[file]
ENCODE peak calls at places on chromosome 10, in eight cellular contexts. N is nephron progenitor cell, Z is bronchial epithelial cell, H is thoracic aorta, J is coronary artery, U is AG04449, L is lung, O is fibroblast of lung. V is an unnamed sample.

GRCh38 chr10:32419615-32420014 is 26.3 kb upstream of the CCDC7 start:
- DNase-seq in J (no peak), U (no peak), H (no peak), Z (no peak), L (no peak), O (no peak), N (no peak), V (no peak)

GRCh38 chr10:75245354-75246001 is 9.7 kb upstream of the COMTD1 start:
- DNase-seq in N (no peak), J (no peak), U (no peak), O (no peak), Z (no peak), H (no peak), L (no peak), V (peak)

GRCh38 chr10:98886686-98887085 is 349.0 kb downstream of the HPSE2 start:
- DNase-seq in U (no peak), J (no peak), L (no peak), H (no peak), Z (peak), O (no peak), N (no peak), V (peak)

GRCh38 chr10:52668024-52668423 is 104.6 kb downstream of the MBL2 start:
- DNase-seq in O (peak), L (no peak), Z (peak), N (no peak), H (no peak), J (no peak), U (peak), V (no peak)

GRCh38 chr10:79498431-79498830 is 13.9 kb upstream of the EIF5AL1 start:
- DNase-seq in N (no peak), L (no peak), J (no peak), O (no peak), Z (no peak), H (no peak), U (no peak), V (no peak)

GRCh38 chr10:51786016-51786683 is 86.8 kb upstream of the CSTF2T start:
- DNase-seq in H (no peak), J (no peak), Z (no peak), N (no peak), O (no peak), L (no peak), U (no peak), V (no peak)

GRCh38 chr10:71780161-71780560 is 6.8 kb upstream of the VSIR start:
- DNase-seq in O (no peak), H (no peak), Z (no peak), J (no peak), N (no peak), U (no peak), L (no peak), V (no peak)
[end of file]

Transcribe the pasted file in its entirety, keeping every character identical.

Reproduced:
ENCODE peak calls at places on chromosome 10, in eight cellular contexts. N is nephron progenitor cell, Z is bronchial epithelial cell, H is thoracic aorta, J is coronary artery, U is AG04449, L is lung, O is fibroblast of lung. V is an unnamed sample.

GRCh38 chr10:32419615-32420014 is 26.3 kb upstream of the CCDC7 start:
- DNase-seq in J (no peak), U (no peak), H (no peak), Z (no peak), L (no peak), O (no peak), N (no peak), V (no peak)

GRCh38 chr10:75245354-75246001 is 9.7 kb upstream of the COMTD1 start:
- DNase-seq in N (no peak), J (no peak), U (no peak), O (no peak), Z (no peak), H (no peak), L (no peak), V (peak)

GRCh38 chr10:98886686-98887085 is 349.0 kb downstream of the HPSE2 start:
- DNase-seq in U (no peak), J (no peak), L (no peak), H (no peak), Z (peak), O (no peak), N (no peak), V (peak)

GRCh38 chr10:52668024-52668423 is 104.6 kb downstream of the MBL2 start:
- DNase-seq in O (peak), L (no peak), Z (peak), N (no peak), H (no peak), J (no peak), U (peak), V (no peak)

GRCh38 chr10:79498431-79498830 is 13.9 kb upstream of the EIF5AL1 start:
- DNase-seq in N (no peak), L (no peak), J (no peak), O (no peak), Z (no peak), H (no peak), U (no peak), V (no peak)

GRCh38 chr10:51786016-51786683 is 86.8 kb upstream of the CSTF2T start:
- DNase-seq in H (no peak), J (no peak), Z (no peak), N (no peak), O (no peak), L (no peak), U (no peak), V (no peak)

GRCh38 chr10:71780161-71780560 is 6.8 kb upstream of the VSIR start:
- DNase-seq in O (no peak), H (no peak), Z (no peak), J (no peak), N (no peak), U (no peak), L (no peak), V (no peak)